The rapidly changing nature of technology makes computational law an area of law where there are constantly new policy questions. The HSF Computational Law e-Moot, at least compared with other more black-letter law moots, allowed us to make a number of interesting policy-based arguments,

E-mooting offers 'accessible' alternative

The HSF International Computational Law e-Moot is one of the first competition moots to be entirely based on video-conferencing platform Zoom.

As many people gradually return to in-person work and study, Monambi is confident that e-mooting is here to stay.

Traditional international competitions can be expensive affairs once flights, accommodation and other travel costs are factored in. The beauty of the e-mooting competition was how accessible it made the valuable experience of pleading with teams from other countries, said Monambi.

A self-described fairly confident public speaker, Monambi noted the prospect of mooting in-person is far more daunting than via Zoom, a familiar remote learning environment for many students.

Taking part in this competition was a great initial mooting experience and it made me wish I had got involved in mooting earlier in my degree, he said.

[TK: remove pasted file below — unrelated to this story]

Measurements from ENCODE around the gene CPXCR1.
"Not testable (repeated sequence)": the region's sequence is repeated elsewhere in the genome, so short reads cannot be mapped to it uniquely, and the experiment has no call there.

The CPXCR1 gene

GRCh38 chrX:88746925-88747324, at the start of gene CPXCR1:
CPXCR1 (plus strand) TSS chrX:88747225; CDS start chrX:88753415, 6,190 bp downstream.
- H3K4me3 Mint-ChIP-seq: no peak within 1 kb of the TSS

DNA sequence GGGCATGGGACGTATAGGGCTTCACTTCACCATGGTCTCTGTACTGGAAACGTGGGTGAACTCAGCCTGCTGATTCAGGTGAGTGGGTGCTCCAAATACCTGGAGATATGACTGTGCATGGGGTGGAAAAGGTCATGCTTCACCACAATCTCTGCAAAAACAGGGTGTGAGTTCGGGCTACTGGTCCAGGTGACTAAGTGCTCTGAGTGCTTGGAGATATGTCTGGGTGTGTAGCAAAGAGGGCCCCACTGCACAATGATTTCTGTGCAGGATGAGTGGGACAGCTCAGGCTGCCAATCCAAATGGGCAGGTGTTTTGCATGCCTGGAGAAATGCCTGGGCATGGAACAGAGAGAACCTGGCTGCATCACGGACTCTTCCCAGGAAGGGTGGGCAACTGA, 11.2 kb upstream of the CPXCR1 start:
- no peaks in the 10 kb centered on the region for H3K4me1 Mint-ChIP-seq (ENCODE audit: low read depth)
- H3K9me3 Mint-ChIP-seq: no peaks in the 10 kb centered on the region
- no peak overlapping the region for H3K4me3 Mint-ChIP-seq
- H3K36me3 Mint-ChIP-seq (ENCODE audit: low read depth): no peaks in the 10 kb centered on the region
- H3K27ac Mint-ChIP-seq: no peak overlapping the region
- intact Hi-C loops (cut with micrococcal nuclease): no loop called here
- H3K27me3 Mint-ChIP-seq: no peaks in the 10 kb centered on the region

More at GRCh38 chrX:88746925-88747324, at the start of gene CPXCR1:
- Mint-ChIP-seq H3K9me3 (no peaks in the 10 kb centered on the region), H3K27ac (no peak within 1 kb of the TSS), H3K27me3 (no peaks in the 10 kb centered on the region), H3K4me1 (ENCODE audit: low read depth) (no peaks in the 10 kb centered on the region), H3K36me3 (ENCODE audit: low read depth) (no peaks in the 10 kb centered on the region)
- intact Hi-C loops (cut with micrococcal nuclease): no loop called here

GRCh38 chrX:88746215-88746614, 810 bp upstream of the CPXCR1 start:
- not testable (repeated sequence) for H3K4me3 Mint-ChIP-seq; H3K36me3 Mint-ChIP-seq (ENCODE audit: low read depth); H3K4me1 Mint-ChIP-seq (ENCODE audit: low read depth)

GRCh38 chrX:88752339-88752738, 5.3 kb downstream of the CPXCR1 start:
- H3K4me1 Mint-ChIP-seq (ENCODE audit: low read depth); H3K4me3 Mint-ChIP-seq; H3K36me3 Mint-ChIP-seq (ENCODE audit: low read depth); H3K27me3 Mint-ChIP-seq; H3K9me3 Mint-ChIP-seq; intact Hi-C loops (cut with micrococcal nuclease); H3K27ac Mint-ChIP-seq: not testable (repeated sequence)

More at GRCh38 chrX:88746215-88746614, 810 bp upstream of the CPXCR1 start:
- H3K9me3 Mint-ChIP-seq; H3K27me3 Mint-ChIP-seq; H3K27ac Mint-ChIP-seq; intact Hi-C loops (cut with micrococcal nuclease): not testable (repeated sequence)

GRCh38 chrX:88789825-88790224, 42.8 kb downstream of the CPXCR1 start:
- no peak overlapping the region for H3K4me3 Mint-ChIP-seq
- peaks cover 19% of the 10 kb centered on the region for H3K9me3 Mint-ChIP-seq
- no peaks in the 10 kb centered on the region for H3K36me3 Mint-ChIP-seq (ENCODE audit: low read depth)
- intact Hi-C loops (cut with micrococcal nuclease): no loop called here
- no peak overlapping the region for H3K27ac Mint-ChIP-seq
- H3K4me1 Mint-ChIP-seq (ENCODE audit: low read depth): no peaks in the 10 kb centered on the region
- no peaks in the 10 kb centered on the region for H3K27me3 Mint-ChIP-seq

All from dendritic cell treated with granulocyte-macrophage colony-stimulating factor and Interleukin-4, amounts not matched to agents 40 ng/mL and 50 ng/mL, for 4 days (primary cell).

Fellow ANU team member Callum Davis agrees, saying it was a privilege to be able to gain insights from judges across jurisdictions including Singapore and New York.

Despite some unique challenges, such as internet connectivity issues and awkward silences, e-mooting places further emphasis on mooting skills such as using eye contact and hand gestures to your advantage, says Ella.

However, like with traditional mooting, the teams points out that preparation is key.

In the end, I think we did about 15 practice moots, Ella said.

Undertaking a lot of research into different areas of law that we hadnt previously looked at, particularly when we were looking at case law from other jurisdictions to incorporate into our submissions was vital, according to Callum.

The winning ANU team has been invited to attend HSF's DigiCon Tech Law conference, a training program offered by the firm to its international graduates.

The ANU e-mooting teams wish to thank Andrew Ray for coaching the team and imparting his experience, as well practice judges Dr Dilan Thampapillai (ANU College of Law), Javier Cross (ANU Law Student), Lauren Skinner, Rose Estanislao and Will Randles (ANU alumni), Soja Campbell, Major Zhang and Lachlan Peake (UNSW alumni), and Giacomo Rotolo Ross (USyd Alumni). Additionally, a special thanks to Associate Professor Phillipa Ryan (ANU College of Law) for her work running the competition and Herbert Smith Freehills for sponsoring the moot and providing international judges.

Interested in mooting at ANU? Learn more about our competitions here.

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Updated:  10 August 2015/Responsible Officer:  College General Manager, ANU College of Law/Page Contact:  Law Marketing Team